Dance and the Body Politic in Northern Greece

Dance and the Body Politic in Northern Greece

JANE K. COWAN
Copyright Date: 1990
https://www.jstor.org/stable/j.ctt1dxg8mf
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    Dance and the Body Politic in Northern Greece
    Book Description:

    Valued for their sensual and social intensity, Greek dance-events are often also problematical for participants, giving rise to struggles over position, prestige, and reputation. Here Jane Cowan explores how the politics of gender is articulated through the body at these culturally central, yet until now ethnographically neglected, celebrations in a class-divided northern Greek town. Portraying the dance-event as both a highly structured and dynamic social arena, she approaches the human body not only as a sign to be deciphered but as a site of experience and an agent of practice.

    In describing the multiple ideologies of person, gender, and community that townspeople embody and explore as they dance, Cowan presents three different settings: the traditional wedding procession, the "Europeanized" formal evening dance of local civic associations, and the private party. She examines the practices of eating, drinking, talking, gifting, and dancing, and the verbal discourse through which celebrants make sense of each other's actions. Paying particular attention to points of tension and moments of misunderstanding, she analyzes in what ways these social situations pose different problems for men and women.

    eISBN: 978-1-4008-8437-7
    Subjects: Anthropology, Law, Environmental Studies, Art & Art History, African American Studies, American Studies, Biological Sciences, Language & Literature, Political Science

Table of Contents

  1. Front Matter
    (pp. i-vi)
  2. Table of Contents
    (pp. vii-viii)
  3. LIST OF ILLUSTRATIONS
    (pp. ix-x)
  4. PREFACE
    (pp. xi-2)
  5. INTRODUCTION Entering the Dance
    (pp. 3-27)

    February 1985. At half past midnight, in a chilly rented hall in a small town in the mountains of Macedonia, the Orpheus Association’s annual dance is coming to a close. Although the musicians continue to play, the middle-aged couples who have dominated the event are gradually leaving for home. My video camera captures two images of a now-disorganized dance space.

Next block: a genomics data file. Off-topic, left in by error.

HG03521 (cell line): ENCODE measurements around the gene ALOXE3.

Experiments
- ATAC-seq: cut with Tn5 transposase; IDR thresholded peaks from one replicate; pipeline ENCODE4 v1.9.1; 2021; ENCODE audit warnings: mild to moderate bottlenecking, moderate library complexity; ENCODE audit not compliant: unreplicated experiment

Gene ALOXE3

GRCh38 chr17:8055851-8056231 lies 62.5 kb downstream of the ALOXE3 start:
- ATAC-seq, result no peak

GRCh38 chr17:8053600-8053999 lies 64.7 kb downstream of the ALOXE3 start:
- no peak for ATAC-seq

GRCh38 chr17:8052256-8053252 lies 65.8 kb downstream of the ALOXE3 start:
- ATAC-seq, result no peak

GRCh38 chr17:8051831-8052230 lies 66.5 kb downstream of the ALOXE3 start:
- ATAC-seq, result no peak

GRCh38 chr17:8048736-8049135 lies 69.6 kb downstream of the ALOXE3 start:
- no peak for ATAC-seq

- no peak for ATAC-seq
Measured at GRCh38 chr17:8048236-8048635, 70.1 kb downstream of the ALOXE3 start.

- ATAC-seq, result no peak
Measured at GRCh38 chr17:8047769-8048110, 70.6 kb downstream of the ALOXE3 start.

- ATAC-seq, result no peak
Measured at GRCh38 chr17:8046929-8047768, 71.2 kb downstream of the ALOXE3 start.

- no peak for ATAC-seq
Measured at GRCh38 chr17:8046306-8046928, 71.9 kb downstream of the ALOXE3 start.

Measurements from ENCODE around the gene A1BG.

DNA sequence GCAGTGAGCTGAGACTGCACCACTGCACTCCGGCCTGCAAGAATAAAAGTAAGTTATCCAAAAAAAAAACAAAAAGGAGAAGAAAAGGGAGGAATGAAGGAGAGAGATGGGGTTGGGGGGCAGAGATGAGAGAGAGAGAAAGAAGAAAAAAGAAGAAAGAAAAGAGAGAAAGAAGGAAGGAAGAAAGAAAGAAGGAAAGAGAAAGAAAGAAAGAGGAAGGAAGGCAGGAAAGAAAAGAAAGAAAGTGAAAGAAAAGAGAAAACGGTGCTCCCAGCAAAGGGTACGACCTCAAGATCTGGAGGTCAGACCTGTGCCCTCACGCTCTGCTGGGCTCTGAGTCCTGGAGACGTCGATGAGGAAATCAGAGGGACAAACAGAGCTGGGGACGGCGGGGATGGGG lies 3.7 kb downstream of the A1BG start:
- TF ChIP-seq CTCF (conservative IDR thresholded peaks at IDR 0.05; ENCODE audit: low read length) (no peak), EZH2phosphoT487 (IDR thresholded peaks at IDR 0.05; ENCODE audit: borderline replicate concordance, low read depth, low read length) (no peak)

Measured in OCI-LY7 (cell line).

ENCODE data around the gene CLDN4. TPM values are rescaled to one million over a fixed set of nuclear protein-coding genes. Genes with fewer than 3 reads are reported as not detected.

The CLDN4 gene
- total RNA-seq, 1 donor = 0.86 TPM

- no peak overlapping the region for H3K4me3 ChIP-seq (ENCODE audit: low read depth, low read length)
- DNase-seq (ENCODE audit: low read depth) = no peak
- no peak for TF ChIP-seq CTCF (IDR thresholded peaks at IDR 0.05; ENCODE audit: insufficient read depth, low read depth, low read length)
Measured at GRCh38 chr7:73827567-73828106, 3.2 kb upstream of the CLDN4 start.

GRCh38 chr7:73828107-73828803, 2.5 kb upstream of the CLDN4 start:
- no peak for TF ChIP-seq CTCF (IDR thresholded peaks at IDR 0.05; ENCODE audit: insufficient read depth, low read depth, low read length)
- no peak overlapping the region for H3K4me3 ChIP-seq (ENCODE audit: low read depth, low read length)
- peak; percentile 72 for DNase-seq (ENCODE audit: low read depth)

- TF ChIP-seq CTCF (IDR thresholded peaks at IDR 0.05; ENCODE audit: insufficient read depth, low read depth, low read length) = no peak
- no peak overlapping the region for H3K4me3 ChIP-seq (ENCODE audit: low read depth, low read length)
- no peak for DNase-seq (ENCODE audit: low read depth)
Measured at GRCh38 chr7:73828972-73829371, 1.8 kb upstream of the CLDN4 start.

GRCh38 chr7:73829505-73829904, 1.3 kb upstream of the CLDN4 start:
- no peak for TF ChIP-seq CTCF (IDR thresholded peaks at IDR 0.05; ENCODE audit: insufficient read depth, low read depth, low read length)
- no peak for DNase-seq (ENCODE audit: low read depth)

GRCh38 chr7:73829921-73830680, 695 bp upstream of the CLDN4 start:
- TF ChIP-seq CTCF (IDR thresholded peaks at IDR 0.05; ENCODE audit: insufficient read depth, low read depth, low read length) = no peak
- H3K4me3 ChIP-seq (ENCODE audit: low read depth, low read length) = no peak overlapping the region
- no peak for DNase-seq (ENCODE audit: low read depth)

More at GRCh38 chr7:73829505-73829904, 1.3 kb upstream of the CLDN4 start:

In the background, at the top of the dance floor, a small, wiry youth is dancing a medium-tempo, rather acrobatic zeibekiko. The sleeves on his sweater are pushed up around his elbows with studied carelessness, a cigarette dangles from his...

  6. CHAPTER ONE Place, Distinctions, Identities
    (pp. 28-48)

    The journey from Thessaloniki, Greece’s northern capital, to Sohos begins from one of the cavernous one-room bus depots scattered about the city. The depot for Soh os borders on the ruins of Byzantine ramparts near Vardari. There are few places to sit, and unless it is raining most people stand outside, leaning against the glass window panes, a day’s worth of shopping in plastic bags at their feet, waiting anxiously for their bus to be called. Everyone listens carefully; whoever misses the garbled shout is pushed aside by a stampede of passengers rushing to get to the bus first and...

  7. CHAPTER TWO Gender, Household, and Community
    (pp. 49-63)

    The ideas about gender currently hegemonic in Sohos bear the imprint of local circumstances and histories: the patterns of the sexual division of labor within the peasant-laborer household, the relations between the different social and ethnic groups, and the shared Orthodox religious culture. But they are also affected by extralocal processes. In Sohos as elsewhere, changing notions about men and women, and especially about women’s roles, and the changing material conditions of men and women’s lives need to be seen in the broader national context of growing middle-class aspirations, conservative (until recently) political control, and long-term economic underdevelopment. If the...

  8. CHAPTER THREE Everyday Sociability as Gendered Practice
    (pp. 64-88)

    Because the gendered practices of dance-events both draw upon and transform those of everyday life, it is useful to examine the ways Sohoians learn to be male and female within the practices of everyday sociability. Coffee drinking, for example, is a gendered practice: the different ways and places that male and female Sohoians drink coffee both express and reproduce the gendered ordering of their world. Moreover, as a seemingly trivial pursuit in which gender is symbolically and practically realized (both comprehended and made real) with much pleasure and little ado, coffee drinking exemplifies the hegemonic process that gendering involves in...